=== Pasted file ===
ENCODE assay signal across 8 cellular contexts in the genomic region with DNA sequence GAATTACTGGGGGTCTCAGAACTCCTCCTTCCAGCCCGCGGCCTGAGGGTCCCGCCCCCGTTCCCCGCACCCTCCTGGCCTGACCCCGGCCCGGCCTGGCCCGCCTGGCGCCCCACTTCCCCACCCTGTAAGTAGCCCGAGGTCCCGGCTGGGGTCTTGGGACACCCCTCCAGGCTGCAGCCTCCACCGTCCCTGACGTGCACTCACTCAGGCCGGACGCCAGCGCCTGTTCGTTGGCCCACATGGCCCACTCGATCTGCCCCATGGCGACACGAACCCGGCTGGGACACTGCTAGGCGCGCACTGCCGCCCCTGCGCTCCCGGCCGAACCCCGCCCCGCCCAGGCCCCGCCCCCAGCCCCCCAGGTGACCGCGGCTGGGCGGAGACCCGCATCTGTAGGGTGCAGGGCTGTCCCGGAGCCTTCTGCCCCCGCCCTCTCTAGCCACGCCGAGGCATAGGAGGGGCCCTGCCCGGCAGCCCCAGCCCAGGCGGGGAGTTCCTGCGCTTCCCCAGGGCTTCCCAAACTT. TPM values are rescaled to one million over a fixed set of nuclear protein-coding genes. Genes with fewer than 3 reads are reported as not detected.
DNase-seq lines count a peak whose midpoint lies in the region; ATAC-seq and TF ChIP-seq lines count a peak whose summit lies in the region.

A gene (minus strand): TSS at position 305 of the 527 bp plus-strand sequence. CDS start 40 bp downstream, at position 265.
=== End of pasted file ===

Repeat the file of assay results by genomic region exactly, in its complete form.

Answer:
ENCODE assay signal across 8 cellular contexts in the genomic region with DNA sequence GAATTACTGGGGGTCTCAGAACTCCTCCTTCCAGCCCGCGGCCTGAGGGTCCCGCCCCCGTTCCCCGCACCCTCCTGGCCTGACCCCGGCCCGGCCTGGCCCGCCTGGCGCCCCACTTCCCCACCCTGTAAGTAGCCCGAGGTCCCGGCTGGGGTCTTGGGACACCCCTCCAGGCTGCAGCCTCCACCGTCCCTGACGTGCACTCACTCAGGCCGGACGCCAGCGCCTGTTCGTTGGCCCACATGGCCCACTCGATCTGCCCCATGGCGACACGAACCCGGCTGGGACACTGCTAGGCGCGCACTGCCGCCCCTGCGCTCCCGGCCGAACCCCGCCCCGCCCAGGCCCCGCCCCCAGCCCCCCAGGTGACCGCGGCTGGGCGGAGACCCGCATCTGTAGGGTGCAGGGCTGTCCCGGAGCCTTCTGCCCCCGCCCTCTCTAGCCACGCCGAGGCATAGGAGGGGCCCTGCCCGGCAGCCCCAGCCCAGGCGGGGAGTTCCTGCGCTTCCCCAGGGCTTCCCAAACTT. TPM values are rescaled to one million over a fixed set of nuclear protein-coding genes. Genes with fewer than 3 reads are reported as not detected.
DNase-seq lines count a peak whose midpoint lies in the region; ATAC-seq and TF ChIP-seq lines count a peak whose summit lies in the region.

A gene (minus strand): TSS at position 305 of the 527 bp plus-strand sequence. CDS start 40 bp downstream, at position 265.